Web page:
It’s all very simple you know. My lawn looks like a rolling prairie because of Red Squirrels. That’s the raw truth, so please don’t report me to the eyesore police. I am now “taking care” of the issue.
It all began a few weeks ago when I finally decided to enter the shed and attempt my annual re-starting of the riding mower. My place is wet and low, so waiting until mid-April is not unusual around here. Any attempt previous to that time would result in a new lawn ornament shaped like a riding mower – sunk deep and fast in the middle of the yard. I call this my annual re-starting attempt because there is always an issue of some sort that prevents a successful first mow. It has been a dead battery, a horribly flat tire, wiring issues, and a bad belt in the past. Once a woodchuck dug a den hole under it and proceeded to bury the entire front end of the mower under a mound of dirt.
This year I sat on the thing, turned the key and nothing happened. I was not surprised in the slightest, but did start to mentally run through the potential issue list (a thought process made clearer through the use of helper words such as “dang-it” and “##!!@ -it”. The problem list became very short (and the helper word list became long) upon throwing open the hood. I could not see most of my engine because it was completely packed with grasses, leaves, and chewed walnuts. My John Deere had become a Home Sweet Squirrel Home.
I started to pull away some of the material and discovered two hairless baby red squirrels at the center right next to the battery cable. I figured them to be perhaps 10 days old – well before their eye-opening stage at 27-28 days and after the onset of reddish back fur after the first week of life. The feet and long ratty tail look over-sized at this stage. They were not cute in any sense of the word. The portion of battery cable lying next to them was completely stripped of its insulation right down to the shiny copper wire. That also was not cute.
Because I am a naturalist first and a good homeowner second, I decided to give the mother Red Squirrel a chance to move her kids before I ripped them from limb to limb. Red Squirrels will often move their young if necessary. They will carry them by the back of the neck in the manner of a dog. I left the hood up, set up my trail cam at a point opposite the nest, and closed the shed door for a few hours. Upon my return, the nest had been re-opened and the little ones were gone.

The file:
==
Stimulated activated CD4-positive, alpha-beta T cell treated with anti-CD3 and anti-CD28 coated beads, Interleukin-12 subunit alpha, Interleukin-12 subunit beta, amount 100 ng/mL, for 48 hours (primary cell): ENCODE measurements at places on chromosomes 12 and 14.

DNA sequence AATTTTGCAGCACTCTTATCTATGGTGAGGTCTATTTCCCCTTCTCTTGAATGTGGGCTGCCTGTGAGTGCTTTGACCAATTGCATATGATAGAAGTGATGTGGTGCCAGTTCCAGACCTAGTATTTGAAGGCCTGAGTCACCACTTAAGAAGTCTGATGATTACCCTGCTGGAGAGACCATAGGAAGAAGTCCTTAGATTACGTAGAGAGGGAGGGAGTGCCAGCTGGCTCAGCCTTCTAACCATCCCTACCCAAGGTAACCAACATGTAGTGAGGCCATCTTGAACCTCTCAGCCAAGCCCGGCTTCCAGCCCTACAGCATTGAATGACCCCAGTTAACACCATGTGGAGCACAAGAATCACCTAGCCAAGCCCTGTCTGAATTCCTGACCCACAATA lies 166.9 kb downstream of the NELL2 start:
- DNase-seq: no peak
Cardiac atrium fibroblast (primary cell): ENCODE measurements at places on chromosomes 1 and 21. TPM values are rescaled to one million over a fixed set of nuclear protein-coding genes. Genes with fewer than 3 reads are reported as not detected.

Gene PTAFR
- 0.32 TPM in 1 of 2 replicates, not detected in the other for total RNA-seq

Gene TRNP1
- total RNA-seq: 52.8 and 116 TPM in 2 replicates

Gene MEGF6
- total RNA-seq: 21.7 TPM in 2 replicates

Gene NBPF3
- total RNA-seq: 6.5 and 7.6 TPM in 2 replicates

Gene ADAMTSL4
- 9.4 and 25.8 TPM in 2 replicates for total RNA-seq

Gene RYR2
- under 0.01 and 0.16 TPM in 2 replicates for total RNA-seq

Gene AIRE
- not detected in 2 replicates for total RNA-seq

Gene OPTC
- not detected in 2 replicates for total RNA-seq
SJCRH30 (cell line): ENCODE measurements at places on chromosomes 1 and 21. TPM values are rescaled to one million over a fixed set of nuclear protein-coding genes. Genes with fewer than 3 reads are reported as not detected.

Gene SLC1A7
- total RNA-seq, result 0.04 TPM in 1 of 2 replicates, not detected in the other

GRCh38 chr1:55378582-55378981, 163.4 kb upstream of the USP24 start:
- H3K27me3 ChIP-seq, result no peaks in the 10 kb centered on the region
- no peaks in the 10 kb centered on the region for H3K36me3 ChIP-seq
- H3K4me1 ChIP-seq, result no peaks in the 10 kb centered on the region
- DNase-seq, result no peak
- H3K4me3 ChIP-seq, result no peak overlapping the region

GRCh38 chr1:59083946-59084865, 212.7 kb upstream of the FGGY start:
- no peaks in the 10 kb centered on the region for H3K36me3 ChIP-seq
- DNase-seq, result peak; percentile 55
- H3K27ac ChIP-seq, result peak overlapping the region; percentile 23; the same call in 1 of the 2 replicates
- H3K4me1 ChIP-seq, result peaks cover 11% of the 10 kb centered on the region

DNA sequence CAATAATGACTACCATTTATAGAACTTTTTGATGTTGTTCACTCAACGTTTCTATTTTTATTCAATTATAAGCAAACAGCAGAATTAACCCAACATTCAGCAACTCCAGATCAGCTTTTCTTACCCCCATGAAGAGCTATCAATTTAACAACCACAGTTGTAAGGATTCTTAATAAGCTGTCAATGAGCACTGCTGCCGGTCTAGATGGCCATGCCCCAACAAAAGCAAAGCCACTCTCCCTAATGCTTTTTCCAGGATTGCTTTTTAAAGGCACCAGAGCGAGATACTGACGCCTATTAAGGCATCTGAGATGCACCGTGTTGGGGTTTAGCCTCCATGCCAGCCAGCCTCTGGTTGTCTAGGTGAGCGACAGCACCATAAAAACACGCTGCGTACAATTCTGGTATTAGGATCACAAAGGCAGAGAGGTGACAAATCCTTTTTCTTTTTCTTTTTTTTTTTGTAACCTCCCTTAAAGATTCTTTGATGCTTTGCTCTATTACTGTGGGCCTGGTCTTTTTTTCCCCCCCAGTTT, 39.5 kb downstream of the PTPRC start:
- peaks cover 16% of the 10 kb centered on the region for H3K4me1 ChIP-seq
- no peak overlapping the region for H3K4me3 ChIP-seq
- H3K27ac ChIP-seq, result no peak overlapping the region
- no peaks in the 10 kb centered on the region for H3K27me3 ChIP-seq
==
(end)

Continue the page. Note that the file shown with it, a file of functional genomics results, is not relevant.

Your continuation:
I have a picture of my pale white freckled hand touching the nest at about noon when I set, and tested, the camera. According to the photo evidence the adult squirrel made her first appearance at the nest almost an hour later. She is pictured reaching down into the nest to grab one of the babies (see below) at 12:52 pm. She had accomplished her motherly deed within a few seconds. It takes the camera around 20 seconds to “revive” and I suspect she had already grabbed the first one by the time this shot was taken. At exactly 12:57 pm she is again captured flying past the lens (see second photo below) but the nest was already empty by then. My pale freckly hand makes another appearance at 2:19 pm as I check the nest for occupants.
I do not know where she moved them and frankly don’t care. I immediately set about pulling out a bushel basket of nest material and about 6,000 chewed walnuts. The battery cable was fried, so I removed it and bought a replacement. The battery turned out to be dead so I took it down and had it re-charged. So far, the cable only cost $16 and the re-charge was free, so I wasn’t out a whole lot. I was finally ready to get things going a few days later – and ready to forget the whole affair – when I sat down to turn the key once again. Again, there was nothing. I was forced to call upon a higher authority (although God’s name was mentioned, I am referring to the mower repair people). They came out to pick it up and it was a long weekend until I heard from them again.
“I must have pulled 30 walnuts out of that thing, “the service fellow commented over the phone. “There are chewed wires lying around and I’m not sure what’s going on. I’ll have to order a new wire harness and that will take at least a week and…” I phased out for a moment and returned just in time to hear him say “even after I plug the new wires in there may be some other problems.” The estimate for labor was about a third of the original cost of the mower. I weakly gave my approval and hung up.
It should be mentioned that the warm spring weather was encouraging my grass to grow like a fast motion movie of a Chia Pet all this time. As of this writing, I still have not heard back from my repairman. We are entering the third week of mowerlessness and a small herd of bison were seen roaming in the back yard.
I saw my Female Red Squirrel the other day as she watched me cutting the front yard with my little push mower (bison are not allowed in the front yards in my neighborhood). If I were the sentimental type, I suppose I could have imagined that she was thanking me for my kindness. I returned her glance and almost accepted these imaginary tender thoughts before abruptly catching myself. No, I thought, when I get my riding mower back I will run her and her babies over at the first opportunity.